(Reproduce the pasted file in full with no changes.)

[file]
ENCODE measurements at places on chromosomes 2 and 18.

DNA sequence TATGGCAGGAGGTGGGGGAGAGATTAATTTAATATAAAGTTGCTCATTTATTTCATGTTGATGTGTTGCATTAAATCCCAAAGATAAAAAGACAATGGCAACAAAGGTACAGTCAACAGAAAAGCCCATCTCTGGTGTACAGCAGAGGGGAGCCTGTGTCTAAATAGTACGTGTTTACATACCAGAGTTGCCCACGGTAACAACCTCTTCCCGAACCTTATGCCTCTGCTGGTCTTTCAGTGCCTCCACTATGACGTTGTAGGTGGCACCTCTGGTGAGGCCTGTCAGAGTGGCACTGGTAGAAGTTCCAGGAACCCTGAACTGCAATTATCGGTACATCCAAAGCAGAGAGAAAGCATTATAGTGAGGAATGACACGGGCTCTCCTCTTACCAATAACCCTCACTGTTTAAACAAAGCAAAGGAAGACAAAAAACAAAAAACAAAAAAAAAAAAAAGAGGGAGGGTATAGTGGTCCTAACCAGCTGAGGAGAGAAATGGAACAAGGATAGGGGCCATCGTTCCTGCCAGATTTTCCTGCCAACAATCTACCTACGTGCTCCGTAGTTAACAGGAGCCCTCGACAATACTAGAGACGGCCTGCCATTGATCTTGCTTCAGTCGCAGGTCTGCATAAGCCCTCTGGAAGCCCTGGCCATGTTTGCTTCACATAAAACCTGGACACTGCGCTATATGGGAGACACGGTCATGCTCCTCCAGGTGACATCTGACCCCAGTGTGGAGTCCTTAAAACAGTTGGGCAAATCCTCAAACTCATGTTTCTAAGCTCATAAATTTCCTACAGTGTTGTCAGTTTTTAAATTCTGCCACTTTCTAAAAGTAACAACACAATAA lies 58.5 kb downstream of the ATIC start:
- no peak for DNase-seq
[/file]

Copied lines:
ENCODE measurements at places on chromosomes 2 and 18.

DNA sequence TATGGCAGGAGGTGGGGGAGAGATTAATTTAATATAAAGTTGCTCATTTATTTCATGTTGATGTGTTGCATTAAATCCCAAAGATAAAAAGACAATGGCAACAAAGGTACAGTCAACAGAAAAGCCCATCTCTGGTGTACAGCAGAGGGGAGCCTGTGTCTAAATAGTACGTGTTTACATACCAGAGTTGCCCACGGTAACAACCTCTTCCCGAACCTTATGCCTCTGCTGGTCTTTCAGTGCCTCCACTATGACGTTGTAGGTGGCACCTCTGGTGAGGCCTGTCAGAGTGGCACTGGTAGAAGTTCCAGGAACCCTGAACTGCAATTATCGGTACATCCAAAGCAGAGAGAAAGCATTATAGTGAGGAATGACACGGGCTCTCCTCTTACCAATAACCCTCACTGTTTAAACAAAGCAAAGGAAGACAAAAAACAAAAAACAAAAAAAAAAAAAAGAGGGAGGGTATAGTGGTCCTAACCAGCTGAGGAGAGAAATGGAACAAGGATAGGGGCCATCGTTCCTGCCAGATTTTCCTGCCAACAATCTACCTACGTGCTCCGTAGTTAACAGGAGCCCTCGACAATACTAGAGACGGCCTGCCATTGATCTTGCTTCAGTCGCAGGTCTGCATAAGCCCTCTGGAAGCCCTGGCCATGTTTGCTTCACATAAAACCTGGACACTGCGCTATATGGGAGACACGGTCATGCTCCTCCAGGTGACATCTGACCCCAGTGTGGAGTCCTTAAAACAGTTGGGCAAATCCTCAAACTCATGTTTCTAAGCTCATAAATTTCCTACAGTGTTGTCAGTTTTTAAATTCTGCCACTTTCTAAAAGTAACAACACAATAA lies 58.5 kb downstream of the ATIC start:
- no peak for DNase-seq